I’m a 20 something British girl who loves rainy days inside reading, movies, cocktails, TV box sets and anything Disney. None tea drinker, which is as rare as a sunny day here in England, land of tea and drizzle! Nerdfighter who is prone to stalking authors on Twitter and crushes on boys in books, especially the dark haired, blue eyed, boy next door variety. Sometimes I will blog or write but mostly I just faff about on the internet and pass myself off as a blogger, hi! =)
"I believe that everything happens for a reason. People change so that you can learn to let go, things go wrong so that you appreciate them when they're right, you believe lies so you eventually learn to trust no one but yourself, and sometimes good things fall apart so better things can fall together."— Marilyn Monroe
New Name, New URL, same old me
In the interests of not panicking folk who may come looking for old blog
posts (surprisingly it still happens) I thought I ought to post so there
10 months ago
Monday, 23 April 2012
Review for All These Things I’ve Done by Gabrielle Zevin
All These Things I’ve Done by Gabrielle Zevin Publisher: Macmillan Children's Books Release Date: 29th March 2012 Genre: Young Adult, Dystopian, Mystery, Thriller, Romance Rating: 4.5/5 stars Source: Bought
"Sixteen year-old Anya's parents have been murdered because her father was the head of a notorious underworld gang. Now she is determined to keep herself and her siblings away from that world. But her father’s relatives aren't so keen to let them go. When Anya’s violent ex-boyfriend is poisoned with contaminated chocolate - chocolate that is produced illegally by Anya’s criminal family - she is arrested for attempted murder. Disconcertingly, it is the new D.A. in town who releases her from jail, but her freedom comes with conditions. The D.A. is the father of Win, a boy at school to whom Anya feels irresistibly drawn. Win’s father won’t risk having his political ambitions jeopardised by his son seeing a member of a crime family. She is to stay away with him. Anya knows she risks her freedom and the safety of her brother and sister by seeing Win again. Neither the D.A. nor the underworld will allow it. But the feeling between them is so strong that she may be unable to resist him..."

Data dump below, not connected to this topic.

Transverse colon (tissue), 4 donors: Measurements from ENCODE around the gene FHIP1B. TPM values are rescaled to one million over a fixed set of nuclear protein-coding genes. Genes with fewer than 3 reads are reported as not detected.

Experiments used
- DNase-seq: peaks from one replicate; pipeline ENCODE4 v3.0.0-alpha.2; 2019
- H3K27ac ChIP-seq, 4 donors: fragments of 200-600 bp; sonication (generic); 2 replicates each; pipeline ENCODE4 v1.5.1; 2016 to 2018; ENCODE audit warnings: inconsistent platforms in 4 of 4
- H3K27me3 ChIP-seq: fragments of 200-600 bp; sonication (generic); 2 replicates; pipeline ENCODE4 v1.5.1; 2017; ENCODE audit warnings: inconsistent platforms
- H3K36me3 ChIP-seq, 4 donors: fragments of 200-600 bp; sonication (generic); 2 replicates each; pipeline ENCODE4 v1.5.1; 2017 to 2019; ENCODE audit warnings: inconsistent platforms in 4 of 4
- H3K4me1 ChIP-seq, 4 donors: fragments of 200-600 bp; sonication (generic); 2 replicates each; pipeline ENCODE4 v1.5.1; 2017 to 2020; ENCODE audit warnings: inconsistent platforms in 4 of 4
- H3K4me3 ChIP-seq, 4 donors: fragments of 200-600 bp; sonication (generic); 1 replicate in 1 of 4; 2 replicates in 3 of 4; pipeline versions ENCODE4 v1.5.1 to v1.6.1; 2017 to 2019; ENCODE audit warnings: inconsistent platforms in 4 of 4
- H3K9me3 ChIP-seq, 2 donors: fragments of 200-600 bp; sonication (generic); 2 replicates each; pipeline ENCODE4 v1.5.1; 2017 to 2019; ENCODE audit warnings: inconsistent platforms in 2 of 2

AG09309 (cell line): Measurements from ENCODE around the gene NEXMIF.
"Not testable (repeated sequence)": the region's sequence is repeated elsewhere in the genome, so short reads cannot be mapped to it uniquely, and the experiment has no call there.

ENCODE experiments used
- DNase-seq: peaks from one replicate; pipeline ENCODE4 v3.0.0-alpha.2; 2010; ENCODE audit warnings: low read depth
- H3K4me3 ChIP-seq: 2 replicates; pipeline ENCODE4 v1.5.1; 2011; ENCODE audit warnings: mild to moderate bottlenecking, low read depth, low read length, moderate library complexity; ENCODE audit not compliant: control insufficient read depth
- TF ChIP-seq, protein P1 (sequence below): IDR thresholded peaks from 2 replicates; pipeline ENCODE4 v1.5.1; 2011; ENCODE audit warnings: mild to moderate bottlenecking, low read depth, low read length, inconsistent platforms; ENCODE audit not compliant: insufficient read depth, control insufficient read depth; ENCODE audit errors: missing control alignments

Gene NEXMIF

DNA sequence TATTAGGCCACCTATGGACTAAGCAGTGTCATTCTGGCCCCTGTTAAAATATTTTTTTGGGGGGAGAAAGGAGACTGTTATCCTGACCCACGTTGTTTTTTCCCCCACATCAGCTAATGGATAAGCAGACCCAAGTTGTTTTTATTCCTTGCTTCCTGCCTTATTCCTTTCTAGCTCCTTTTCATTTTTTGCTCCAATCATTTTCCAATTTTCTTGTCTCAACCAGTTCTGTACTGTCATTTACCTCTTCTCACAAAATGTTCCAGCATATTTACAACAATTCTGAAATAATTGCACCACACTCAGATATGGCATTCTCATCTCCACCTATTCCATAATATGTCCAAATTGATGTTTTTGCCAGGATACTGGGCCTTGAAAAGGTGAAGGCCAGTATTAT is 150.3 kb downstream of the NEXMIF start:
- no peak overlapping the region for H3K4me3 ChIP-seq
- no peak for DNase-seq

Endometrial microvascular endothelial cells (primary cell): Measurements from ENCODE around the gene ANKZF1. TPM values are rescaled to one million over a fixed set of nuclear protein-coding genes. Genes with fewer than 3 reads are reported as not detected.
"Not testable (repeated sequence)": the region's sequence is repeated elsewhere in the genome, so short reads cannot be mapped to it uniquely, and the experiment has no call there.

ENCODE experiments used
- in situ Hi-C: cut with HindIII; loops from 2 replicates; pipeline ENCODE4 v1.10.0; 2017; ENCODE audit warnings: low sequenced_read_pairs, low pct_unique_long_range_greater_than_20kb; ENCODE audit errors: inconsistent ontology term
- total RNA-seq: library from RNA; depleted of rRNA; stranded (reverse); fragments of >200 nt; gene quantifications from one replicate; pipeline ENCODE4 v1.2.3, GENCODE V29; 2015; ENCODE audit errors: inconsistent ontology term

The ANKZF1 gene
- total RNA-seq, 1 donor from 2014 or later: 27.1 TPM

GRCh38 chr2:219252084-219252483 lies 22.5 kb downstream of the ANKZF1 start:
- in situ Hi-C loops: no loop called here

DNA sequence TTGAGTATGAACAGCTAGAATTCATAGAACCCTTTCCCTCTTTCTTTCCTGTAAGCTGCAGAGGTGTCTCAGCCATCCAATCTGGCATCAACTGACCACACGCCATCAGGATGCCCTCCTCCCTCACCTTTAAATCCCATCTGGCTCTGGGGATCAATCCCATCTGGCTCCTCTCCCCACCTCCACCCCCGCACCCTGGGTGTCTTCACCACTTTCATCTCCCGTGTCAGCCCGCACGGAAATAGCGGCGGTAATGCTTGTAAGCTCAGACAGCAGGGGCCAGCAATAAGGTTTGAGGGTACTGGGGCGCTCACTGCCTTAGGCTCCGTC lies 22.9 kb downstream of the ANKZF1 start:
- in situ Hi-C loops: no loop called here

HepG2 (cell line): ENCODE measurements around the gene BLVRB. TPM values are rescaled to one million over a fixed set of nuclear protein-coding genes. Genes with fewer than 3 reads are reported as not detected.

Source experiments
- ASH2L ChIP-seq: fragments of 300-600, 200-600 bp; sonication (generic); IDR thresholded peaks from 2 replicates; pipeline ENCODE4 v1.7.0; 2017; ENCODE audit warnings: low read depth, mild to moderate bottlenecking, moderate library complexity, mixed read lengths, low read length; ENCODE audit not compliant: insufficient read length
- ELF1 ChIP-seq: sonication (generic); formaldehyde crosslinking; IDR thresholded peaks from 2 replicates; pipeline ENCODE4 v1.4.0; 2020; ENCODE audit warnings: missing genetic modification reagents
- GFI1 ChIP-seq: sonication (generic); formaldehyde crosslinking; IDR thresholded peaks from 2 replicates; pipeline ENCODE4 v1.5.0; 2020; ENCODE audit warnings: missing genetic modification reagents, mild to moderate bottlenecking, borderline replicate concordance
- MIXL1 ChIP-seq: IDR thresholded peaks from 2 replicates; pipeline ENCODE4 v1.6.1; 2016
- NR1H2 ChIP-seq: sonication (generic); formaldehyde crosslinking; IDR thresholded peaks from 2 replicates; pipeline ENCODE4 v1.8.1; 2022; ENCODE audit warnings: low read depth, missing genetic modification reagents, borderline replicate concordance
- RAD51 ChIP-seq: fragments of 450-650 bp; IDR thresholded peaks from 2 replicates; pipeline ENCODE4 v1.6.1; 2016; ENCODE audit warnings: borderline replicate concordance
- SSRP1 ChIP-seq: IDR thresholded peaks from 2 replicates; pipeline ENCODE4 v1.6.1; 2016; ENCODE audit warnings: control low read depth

What first drew me to All These Things I’ve Done is that unlike a lot of dystopian reads this book is set in the near future, 2083 to be exact, a time that a lot of teen readers could very well live to and so it brought the issues in this book that much closer to home.
The future in All These Things I’ve Done isn’t an apocalyptic one as such in that the word isn’t coming to an end or that it’s a drastically different place to the one we know. It’s more of a world on the cusp of devastation with shortages in water and therefore certain foods and materials. There are some obvious changes from the world we know for instance coffee, chocolate and heck anything with caffeine in it is illegal. There are no swimming pools or lakes or rivers, water is rationed out in timed meters for showers at home, nobody smokes because cigarettes are hard to come by what with not having enough water to grow the tabaco, and alcohol doesn’t have an age permit mainly because nobody sees it as a big deal it’s dehydrating and in a world where water supplies are low nobody wants that. So whilst the world isn’t strictly in chaos it’s a world that’s struggling and very soon could be.